Gorkana, the media database people, hold regular breakfast briefings where PRs like me can get together to hear from top journalists on how they like to work with us, and what opportunities exist to get even better coverage for our clients.
With a panel consisting of Jeremy Hillman, Hugh Pym, Piers Parry-Crooke and Robb Stevenson from the BBC’s Business and Economic Unit, it wasn’t surprising that the 6 October event was standing room only.
Typically, the Gorkana events are London-based, but with the likes of BBC Radio 5 moving to Salford, the meet the media breakfast briefing was a timely chance to get out of Nottingham and hear first hand what the move will mean. And, to get a handle on what additional opportunities exist for many of our non-London business clients to get their voices heard and their faces seen on BBC Business, including:
• Wake up to Money
• BBC on the Money with Declan Curry
• Five Live Drive
• The newly launched BBC Technology of Business Index.
With the BBC often criticised for being too London-centric, it was really great to hear the panel’s desire to reach out to more regional businesses, and to expand on its range of commentators. In particular, the BBC panel stressed that they were keen to hear from new experts, SMEs and CEOs able and available to comment and react to timely issues and news.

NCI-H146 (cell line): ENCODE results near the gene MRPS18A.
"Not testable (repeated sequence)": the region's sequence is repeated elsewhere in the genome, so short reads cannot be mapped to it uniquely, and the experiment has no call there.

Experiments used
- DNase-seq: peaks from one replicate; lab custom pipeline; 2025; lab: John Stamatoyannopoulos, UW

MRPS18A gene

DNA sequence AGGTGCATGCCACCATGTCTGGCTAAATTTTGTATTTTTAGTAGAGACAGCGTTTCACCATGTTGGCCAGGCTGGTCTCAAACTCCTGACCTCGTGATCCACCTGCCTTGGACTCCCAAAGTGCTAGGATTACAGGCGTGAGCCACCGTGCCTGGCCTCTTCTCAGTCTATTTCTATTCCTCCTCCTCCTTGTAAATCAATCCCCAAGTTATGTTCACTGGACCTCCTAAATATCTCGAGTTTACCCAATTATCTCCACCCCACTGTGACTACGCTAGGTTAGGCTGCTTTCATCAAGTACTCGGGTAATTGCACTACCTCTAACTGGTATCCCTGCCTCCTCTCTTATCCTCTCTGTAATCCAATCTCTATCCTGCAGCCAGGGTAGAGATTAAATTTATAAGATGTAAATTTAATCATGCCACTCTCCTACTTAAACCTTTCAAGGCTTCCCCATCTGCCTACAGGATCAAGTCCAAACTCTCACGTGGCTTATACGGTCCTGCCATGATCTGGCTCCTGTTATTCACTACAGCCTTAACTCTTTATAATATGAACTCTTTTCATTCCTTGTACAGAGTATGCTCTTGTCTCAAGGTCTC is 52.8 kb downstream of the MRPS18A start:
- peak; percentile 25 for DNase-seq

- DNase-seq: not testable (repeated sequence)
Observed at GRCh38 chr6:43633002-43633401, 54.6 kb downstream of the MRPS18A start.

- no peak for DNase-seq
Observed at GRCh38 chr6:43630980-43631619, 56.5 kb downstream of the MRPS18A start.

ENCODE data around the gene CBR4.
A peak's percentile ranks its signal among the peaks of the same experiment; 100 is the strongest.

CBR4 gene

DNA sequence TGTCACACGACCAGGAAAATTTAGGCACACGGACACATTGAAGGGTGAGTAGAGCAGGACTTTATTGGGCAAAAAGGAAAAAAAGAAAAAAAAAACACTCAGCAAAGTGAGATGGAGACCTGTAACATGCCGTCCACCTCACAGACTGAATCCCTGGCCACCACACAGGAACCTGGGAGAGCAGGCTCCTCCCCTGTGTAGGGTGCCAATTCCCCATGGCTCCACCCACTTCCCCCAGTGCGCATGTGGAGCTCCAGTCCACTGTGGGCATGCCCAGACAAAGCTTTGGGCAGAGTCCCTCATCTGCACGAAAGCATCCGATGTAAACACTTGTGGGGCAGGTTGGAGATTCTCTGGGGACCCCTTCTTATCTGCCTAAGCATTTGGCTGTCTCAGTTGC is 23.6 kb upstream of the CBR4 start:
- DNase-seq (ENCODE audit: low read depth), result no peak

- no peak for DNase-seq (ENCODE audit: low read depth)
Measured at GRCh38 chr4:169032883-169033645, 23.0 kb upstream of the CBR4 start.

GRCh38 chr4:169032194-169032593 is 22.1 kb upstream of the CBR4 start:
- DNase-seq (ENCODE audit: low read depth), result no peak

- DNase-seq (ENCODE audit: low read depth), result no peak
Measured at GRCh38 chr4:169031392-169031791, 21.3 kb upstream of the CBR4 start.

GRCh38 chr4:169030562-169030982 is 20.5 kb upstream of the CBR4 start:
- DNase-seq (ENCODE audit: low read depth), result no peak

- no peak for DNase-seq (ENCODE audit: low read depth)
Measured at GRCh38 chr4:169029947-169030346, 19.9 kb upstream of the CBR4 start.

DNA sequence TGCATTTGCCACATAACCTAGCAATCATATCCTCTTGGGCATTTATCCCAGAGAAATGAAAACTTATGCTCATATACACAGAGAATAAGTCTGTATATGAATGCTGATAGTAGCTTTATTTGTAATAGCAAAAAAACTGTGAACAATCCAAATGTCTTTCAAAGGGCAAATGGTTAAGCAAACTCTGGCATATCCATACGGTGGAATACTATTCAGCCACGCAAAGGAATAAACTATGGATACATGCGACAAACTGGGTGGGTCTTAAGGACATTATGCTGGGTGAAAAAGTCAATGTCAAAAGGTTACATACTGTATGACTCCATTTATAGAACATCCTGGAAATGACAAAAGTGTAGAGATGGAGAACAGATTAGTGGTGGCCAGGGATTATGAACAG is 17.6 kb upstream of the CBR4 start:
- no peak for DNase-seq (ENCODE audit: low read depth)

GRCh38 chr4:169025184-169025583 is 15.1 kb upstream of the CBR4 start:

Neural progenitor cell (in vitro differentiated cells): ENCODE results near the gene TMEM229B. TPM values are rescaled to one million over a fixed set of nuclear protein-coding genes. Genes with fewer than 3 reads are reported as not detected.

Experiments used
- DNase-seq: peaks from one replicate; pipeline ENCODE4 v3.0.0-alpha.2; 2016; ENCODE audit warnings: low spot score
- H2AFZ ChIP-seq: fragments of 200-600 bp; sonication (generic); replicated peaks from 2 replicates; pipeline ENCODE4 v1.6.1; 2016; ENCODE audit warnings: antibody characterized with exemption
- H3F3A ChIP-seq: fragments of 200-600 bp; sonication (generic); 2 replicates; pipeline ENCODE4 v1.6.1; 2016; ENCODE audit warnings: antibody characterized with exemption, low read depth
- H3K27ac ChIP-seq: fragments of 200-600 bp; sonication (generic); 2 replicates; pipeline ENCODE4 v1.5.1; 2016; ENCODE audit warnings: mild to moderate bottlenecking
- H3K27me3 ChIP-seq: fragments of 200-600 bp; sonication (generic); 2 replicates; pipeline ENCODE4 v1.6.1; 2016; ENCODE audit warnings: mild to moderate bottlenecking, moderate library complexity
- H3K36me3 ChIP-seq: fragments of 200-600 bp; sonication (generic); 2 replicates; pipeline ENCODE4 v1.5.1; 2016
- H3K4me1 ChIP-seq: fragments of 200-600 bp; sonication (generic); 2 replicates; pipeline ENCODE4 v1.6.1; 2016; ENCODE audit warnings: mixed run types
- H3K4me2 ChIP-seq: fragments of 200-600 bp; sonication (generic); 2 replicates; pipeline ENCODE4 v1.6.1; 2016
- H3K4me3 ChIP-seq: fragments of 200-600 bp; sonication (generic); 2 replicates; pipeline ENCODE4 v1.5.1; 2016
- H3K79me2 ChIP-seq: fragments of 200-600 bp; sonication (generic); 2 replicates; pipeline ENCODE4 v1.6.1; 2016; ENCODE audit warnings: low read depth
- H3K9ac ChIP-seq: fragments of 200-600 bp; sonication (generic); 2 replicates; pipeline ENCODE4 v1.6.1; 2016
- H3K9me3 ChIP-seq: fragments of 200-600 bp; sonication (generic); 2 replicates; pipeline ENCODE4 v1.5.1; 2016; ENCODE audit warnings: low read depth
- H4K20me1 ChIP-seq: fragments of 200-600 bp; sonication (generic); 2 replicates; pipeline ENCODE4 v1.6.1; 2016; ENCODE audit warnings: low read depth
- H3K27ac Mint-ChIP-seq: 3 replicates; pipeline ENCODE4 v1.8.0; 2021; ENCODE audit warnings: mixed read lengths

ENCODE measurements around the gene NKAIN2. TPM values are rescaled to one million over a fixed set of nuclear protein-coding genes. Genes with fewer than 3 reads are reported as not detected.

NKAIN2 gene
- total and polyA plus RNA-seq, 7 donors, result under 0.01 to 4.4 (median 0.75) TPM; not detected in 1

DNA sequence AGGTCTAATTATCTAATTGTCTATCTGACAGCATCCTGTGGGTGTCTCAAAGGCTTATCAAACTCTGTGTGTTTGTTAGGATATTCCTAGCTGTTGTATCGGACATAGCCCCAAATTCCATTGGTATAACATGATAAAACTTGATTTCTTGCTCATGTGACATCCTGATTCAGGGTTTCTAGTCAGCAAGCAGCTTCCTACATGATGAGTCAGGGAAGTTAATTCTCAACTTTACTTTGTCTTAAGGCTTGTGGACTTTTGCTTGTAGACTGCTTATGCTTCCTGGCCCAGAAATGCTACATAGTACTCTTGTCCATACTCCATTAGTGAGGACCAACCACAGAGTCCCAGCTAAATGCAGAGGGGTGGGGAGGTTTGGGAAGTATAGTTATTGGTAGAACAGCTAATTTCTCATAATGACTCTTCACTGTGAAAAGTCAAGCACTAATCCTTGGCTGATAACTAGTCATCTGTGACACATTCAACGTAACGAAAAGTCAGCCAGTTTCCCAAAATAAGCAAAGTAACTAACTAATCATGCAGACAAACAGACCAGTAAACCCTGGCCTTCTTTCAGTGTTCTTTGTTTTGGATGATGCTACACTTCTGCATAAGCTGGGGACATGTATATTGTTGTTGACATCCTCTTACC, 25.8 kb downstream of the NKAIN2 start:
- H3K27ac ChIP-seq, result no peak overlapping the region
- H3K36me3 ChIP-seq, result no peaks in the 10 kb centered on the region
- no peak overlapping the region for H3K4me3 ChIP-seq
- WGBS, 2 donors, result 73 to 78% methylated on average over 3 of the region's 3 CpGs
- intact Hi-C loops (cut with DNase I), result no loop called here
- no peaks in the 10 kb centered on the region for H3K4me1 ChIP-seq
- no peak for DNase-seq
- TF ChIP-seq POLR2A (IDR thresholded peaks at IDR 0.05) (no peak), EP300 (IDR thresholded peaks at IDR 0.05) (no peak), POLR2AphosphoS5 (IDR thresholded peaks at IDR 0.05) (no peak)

Business is always current, but with VAT changes, GDP figures and the spending review almost upon us, there’s plenty of timely angles and hooks coming up for businesses to provide their views, stories and reactions to gain coverage across the BBC.
With this in mind, Hugh and the rest of the BBC panel had some top tips for new business commentators and PRs pitching them forward for interview slots and to provide comment: “availability, availability, availability”, “be flexible”, “don’t promise and then not deliver”, and “highlight access to local BBC studios” to minimise any extra handholding needed.
Nobody wants to hear the same old voices, or see the same faces time and time again but with limited resources the panel conceded it was sometimes easier to go back to a familiar face. Obviously, they’re proven, good operators, know where they’re going and happy with an early 5.30a.m. start. Ultimately, success breeds success. If a journalist knows you’re good for it, available and flexible, an expert in your field then they will keep coming back for more. The challenge is to secure that first slot – that’s where a good PR will come in.
For more information on the briefings see Gorkana. The next Gorkana breakfast briefing is with the Financial Times FT Money on Wednesday 27th October. Alice Ross, Deputy Personal Finance Editor will be on the panel – providing an insight into the FT’s daily workings and her top tips on how they would like to work with PRs.
Post by Ellen Carroll, owner and director of Nellie PR, a B2B PR, marketing and communications consultancy.